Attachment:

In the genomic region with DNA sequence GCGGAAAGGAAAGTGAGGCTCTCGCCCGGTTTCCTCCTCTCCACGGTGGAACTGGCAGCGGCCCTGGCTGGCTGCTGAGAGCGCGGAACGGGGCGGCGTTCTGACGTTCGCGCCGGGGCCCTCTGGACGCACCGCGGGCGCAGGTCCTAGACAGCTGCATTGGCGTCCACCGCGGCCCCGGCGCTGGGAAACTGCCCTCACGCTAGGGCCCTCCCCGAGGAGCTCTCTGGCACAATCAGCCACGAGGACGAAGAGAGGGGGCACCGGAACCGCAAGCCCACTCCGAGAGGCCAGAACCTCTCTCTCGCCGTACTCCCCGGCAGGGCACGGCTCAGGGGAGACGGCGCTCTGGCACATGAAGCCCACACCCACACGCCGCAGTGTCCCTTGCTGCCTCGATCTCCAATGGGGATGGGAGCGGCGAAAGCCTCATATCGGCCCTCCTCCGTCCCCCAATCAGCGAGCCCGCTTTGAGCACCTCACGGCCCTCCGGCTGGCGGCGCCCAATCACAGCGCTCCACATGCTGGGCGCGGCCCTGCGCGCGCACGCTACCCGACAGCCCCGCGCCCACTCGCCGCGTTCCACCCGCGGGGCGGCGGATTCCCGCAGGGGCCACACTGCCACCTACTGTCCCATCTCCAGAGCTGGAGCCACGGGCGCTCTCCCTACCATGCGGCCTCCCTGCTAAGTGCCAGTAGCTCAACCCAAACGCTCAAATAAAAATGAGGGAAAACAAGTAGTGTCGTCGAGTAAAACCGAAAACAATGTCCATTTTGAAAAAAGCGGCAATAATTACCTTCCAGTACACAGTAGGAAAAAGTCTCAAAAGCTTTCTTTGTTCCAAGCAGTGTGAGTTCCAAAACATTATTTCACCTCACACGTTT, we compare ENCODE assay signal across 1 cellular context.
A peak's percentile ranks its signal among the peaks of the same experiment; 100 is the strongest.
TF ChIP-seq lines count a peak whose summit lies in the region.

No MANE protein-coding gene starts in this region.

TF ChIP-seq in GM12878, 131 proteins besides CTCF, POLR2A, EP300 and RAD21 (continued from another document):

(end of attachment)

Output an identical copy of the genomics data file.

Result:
In the genomic region with DNA sequence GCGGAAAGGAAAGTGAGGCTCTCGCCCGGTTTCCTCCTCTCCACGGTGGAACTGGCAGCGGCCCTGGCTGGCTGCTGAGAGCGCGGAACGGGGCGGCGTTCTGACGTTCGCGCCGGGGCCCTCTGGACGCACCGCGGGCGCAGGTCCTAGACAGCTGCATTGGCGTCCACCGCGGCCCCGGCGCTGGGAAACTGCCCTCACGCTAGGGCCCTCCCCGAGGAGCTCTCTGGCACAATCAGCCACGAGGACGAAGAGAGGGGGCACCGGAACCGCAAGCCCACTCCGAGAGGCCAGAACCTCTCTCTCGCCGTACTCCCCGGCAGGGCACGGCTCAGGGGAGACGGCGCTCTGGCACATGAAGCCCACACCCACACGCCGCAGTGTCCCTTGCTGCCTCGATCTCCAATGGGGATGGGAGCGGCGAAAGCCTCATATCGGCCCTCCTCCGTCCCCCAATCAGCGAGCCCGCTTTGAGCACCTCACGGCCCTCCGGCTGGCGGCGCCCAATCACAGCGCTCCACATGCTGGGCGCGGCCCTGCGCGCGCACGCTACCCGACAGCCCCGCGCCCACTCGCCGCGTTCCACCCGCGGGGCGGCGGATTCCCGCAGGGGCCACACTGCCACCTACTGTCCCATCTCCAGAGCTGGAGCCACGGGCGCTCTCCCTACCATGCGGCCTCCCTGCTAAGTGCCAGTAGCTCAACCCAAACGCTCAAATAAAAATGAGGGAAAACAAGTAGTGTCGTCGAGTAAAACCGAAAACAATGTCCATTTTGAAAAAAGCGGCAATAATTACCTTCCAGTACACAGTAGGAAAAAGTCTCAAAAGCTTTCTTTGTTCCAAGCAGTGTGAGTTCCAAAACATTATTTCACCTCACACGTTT, we compare ENCODE assay signal across 1 cellular context.
A peak's percentile ranks its signal among the peaks of the same experiment; 100 is the strongest.
TF ChIP-seq lines count a peak whose summit lies in the region.

No MANE protein-coding gene starts in this region.

TF ChIP-seq in GM12878, 131 proteins besides CTCF, POLR2A, EP300 and RAD21 (continued from another document):